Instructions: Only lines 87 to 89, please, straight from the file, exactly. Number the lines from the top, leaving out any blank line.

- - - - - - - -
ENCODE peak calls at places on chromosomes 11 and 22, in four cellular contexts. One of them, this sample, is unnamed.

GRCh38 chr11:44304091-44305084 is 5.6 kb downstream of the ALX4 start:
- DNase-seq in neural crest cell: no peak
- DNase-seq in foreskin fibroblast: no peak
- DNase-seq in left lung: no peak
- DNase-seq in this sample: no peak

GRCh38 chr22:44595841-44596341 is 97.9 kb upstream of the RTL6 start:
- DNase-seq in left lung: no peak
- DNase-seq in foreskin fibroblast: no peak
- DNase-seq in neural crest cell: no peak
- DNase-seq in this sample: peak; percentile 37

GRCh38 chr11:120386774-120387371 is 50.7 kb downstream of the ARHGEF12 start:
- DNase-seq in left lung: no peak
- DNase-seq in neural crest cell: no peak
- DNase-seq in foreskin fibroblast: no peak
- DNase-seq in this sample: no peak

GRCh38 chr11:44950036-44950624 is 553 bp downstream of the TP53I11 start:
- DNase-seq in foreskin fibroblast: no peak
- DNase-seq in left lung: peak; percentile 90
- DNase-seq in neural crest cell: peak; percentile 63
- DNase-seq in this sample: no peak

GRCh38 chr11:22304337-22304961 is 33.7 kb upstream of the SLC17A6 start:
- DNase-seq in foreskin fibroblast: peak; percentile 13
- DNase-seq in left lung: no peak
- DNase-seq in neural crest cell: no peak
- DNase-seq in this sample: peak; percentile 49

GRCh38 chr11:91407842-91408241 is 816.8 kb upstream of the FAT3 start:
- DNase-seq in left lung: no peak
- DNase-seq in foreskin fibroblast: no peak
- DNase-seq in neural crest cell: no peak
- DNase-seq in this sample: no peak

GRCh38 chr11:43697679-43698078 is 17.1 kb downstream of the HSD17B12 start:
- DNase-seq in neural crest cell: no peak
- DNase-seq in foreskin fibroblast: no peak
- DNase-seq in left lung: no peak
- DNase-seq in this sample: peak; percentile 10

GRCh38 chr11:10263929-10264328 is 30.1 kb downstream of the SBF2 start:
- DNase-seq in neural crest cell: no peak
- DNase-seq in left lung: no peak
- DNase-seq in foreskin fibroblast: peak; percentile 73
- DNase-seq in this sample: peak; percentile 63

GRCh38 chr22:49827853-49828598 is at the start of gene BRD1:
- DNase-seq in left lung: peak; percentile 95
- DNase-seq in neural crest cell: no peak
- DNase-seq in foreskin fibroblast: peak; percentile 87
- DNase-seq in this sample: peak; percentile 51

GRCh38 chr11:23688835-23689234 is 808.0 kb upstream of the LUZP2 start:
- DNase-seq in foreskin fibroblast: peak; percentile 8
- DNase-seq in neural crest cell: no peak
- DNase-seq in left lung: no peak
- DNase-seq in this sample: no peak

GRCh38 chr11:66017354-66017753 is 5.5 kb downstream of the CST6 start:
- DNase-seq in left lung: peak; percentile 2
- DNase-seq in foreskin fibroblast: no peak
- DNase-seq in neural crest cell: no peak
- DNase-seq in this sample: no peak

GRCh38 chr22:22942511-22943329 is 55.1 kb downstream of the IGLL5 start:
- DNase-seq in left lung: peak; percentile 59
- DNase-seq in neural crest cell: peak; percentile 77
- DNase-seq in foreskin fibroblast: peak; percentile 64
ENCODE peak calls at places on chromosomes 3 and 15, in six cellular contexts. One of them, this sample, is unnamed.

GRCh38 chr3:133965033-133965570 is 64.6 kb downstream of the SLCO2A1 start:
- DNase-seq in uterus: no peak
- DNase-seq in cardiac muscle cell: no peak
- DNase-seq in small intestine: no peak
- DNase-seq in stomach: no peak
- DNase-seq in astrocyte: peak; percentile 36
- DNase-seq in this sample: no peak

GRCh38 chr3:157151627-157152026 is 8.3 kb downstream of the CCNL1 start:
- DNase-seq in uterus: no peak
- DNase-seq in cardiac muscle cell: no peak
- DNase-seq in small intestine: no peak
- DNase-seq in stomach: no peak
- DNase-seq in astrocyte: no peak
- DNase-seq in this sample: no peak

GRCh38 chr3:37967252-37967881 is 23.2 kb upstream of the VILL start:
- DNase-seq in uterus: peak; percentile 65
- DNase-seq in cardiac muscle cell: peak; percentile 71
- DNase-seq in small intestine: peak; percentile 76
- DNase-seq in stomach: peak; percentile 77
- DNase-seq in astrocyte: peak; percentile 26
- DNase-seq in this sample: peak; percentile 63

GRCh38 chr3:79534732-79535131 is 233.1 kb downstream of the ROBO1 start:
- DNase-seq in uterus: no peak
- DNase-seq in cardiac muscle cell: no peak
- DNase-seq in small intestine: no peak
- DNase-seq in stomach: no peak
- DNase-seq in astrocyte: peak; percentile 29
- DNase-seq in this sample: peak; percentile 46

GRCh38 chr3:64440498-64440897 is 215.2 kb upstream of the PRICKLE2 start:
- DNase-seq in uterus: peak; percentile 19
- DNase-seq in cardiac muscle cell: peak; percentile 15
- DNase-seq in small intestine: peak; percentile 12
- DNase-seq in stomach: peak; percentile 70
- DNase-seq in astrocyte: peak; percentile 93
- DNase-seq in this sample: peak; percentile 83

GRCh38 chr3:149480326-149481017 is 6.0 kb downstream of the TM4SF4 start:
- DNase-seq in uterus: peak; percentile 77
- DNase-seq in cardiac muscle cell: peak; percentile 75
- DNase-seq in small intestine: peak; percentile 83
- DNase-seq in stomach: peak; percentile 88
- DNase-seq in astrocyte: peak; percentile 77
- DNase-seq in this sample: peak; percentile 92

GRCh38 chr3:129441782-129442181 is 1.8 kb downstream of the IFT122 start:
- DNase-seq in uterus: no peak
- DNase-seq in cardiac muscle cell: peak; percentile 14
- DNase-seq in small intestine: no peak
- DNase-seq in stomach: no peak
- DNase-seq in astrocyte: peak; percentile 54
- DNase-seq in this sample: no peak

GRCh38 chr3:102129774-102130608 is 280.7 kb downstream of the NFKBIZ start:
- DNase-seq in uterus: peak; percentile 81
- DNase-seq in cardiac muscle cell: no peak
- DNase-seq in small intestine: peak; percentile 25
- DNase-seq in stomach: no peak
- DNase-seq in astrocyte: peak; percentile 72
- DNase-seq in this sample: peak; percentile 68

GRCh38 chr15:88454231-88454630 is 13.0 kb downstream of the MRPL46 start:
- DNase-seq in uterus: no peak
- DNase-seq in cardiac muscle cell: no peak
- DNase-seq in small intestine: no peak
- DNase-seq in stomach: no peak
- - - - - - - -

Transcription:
- DNase-seq in stomach: no peak
- DNase-seq in astrocyte: peak; percentile 29
- DNase-seq in this sample: peak; percentile 46